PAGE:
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Regular Caller

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In action, adventure or drama shows, the protagonists need a Call to Adventure. Every. Single. Episode. In a series with low seasonal fluidity, a single call may last for an entire series, or at least a few episodes. But if Failure Is the Only Option, then don't be surprised to see a Call happen once a week. Originality is hard, so expect to see writers fall back on the same Call frequently. When the same Call comes on a semi-regular basis or even every episode, this is a Regular Caller.

When done well, it ties into the premise of the show and follows logically, and when done poorly it comes off as contrived and risks breaking suspension of disbelief. This trope is ubiquitous in things like Police Procedurals, Medical Dramas and Courtroom Dramas.

The Magnetic Plot Device can overlap with the Regular Caller, however the Magnetic Plot Device is usually just an in universe justification for the Regular Caller. The Bat Signal is one specific kind of Regular Caller. Compare Prophecy Pileup, when this happens with prophecies related to a Chosen One. See also The Main Characters Do Everything.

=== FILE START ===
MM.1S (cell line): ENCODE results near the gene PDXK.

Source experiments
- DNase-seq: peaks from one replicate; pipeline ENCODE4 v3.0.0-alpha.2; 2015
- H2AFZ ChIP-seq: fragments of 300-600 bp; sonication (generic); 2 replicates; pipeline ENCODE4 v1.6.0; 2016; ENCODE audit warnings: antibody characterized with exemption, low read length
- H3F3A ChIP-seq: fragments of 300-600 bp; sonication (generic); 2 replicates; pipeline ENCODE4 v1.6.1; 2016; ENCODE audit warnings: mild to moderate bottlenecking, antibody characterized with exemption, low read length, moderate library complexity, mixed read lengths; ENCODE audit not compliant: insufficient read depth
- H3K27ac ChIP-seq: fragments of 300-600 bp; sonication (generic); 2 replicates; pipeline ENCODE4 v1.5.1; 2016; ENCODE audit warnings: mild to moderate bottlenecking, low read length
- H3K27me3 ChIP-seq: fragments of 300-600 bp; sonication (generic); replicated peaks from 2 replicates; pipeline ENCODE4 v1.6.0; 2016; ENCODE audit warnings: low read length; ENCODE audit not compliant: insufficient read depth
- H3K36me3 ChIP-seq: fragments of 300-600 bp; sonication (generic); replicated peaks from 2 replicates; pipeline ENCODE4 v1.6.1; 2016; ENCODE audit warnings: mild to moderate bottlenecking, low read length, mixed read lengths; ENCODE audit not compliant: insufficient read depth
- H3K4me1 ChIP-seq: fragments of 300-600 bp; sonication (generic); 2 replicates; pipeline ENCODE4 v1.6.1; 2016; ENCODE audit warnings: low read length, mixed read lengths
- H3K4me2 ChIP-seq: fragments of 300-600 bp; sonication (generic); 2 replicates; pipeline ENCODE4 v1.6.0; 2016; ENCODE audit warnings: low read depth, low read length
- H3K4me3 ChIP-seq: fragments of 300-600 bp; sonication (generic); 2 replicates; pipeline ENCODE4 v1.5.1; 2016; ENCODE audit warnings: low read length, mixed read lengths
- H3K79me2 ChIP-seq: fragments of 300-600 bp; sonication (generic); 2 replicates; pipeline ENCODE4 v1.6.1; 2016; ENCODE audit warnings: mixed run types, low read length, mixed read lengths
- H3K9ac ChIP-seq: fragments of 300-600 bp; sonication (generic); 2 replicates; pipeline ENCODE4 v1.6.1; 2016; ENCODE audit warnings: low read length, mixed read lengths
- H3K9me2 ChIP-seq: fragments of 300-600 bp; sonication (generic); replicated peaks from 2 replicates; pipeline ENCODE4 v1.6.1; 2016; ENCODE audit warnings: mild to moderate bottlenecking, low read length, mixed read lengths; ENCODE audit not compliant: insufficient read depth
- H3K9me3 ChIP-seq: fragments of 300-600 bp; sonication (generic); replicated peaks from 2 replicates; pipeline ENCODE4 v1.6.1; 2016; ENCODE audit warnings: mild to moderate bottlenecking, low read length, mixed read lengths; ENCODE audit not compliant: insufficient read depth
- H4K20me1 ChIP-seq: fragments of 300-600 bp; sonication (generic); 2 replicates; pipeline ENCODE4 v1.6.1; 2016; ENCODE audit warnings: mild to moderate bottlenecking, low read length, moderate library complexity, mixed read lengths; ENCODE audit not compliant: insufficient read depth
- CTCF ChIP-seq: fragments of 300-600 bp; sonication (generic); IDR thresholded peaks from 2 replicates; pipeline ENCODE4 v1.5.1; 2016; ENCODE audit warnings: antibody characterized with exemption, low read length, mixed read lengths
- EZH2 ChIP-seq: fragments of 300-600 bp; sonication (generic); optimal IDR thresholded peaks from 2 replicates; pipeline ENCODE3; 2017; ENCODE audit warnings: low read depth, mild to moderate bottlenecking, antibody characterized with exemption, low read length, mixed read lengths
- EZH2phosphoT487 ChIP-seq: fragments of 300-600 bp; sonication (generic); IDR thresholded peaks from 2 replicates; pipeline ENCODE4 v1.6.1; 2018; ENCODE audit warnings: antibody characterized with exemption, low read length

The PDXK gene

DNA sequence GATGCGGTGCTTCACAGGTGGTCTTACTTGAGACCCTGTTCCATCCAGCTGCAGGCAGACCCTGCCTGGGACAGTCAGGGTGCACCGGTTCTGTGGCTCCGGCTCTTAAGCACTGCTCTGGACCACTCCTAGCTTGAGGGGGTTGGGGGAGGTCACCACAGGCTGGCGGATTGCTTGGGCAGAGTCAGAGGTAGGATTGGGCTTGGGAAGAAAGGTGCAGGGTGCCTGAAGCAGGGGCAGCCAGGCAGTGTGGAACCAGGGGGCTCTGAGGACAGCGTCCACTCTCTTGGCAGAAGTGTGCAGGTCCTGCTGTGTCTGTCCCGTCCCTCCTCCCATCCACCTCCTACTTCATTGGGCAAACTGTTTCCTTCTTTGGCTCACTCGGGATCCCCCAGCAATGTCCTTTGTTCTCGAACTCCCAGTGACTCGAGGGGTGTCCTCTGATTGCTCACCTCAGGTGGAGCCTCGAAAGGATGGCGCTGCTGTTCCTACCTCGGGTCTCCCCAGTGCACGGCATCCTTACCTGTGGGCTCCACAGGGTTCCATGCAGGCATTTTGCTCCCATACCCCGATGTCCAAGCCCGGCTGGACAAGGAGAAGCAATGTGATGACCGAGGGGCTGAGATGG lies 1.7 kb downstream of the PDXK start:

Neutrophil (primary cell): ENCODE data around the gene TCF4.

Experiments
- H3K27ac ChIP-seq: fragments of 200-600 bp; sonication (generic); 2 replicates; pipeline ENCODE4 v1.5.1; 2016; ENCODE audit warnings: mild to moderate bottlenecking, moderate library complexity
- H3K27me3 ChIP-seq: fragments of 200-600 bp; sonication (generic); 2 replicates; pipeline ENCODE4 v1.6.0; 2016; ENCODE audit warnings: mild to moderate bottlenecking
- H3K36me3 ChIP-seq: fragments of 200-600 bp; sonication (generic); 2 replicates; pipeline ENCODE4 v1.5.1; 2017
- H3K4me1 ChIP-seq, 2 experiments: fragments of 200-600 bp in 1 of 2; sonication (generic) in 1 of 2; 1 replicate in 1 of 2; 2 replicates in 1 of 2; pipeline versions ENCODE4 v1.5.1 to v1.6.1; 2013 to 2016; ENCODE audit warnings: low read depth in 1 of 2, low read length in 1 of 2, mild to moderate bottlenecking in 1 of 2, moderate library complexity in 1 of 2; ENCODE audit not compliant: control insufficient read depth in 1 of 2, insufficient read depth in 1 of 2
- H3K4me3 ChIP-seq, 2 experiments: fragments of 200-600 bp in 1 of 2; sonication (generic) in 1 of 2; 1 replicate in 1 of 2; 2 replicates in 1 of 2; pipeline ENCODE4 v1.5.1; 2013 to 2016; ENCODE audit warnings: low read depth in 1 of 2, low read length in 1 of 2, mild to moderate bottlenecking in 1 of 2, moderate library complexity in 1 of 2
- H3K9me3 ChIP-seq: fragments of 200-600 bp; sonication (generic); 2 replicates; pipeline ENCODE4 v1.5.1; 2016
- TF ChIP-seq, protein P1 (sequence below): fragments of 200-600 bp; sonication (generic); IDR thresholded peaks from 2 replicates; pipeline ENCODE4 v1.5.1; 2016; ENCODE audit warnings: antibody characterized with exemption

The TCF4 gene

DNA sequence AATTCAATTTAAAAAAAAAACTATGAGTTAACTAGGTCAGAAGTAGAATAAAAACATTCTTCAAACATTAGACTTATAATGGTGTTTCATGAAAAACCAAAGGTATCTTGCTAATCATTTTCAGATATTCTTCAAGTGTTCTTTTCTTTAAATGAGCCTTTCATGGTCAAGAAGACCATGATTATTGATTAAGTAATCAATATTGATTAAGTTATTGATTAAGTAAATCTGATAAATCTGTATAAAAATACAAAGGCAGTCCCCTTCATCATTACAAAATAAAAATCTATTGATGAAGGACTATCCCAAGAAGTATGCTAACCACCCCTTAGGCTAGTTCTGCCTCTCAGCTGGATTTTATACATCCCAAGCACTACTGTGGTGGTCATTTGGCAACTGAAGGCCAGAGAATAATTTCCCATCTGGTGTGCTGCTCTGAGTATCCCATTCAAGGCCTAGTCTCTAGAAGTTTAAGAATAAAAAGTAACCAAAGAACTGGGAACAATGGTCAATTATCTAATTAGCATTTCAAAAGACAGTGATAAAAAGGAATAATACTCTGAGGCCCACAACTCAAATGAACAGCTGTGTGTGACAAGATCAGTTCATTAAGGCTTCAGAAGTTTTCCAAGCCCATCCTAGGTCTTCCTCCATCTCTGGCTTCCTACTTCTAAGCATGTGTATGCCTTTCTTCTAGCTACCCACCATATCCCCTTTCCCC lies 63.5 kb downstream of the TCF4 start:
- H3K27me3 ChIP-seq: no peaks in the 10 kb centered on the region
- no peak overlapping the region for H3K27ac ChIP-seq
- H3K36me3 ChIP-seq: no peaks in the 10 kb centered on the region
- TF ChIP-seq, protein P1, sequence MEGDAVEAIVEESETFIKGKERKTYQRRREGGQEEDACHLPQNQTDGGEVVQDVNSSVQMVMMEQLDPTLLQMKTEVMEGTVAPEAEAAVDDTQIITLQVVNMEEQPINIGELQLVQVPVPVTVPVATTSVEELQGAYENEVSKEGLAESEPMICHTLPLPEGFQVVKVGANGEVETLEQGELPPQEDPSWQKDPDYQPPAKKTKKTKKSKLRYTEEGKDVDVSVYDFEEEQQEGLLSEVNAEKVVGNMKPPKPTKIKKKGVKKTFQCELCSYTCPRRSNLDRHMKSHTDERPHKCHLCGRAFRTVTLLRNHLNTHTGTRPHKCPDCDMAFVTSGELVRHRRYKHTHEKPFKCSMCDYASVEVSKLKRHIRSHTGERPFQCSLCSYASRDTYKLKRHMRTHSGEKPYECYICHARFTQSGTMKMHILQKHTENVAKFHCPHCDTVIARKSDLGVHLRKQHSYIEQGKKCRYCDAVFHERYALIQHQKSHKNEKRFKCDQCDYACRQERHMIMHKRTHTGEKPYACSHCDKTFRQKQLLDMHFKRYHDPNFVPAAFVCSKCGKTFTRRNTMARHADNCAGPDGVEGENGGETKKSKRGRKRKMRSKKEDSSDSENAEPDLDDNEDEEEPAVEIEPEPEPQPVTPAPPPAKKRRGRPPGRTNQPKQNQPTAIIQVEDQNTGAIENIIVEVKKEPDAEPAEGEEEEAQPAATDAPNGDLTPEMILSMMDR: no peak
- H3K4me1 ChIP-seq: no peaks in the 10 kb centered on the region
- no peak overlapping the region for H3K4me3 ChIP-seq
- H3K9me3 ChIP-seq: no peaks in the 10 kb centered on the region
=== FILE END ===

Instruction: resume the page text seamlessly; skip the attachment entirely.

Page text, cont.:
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    Anime & Manga 
  • In Puella Magi Madoka Magica, Kyubey is insistent to the point of being annoying on the whole 'Sign a contract with me and become magical girls' thing. Even when the girls are witnessing horrifying and traumatic things happening to those who decided to sign such contracts. Especially when the girls are witnessing horrifying/traumatic things. Kyubey has a knack for calling at the most manipulative times, when the girls are most vulnerable to his offer. Quoting the character sheet: "The call is on reversed charges, though. With international call prices."
    • It should be noted that all the contracts made by Kyubey over the course of the series are done as part of a plan to get Madoka, who is the greatest source of anti-entropy energy in the universe, to make a contract. It is unlikely that he is always this insistent, since under normal circumstances, when someone initially refuses his offer, it would be much more time-efficient for Kyubey to just find someone more willing and gullible.
  • In Cowboy Bebop, the Call usually comes in the form of a bounty that needs hunting. Sometimes the Caller is Big Shots, but just as often they've already found out about it through other channels and Big Shots just handles the exposition (and Plucky Comic Relief).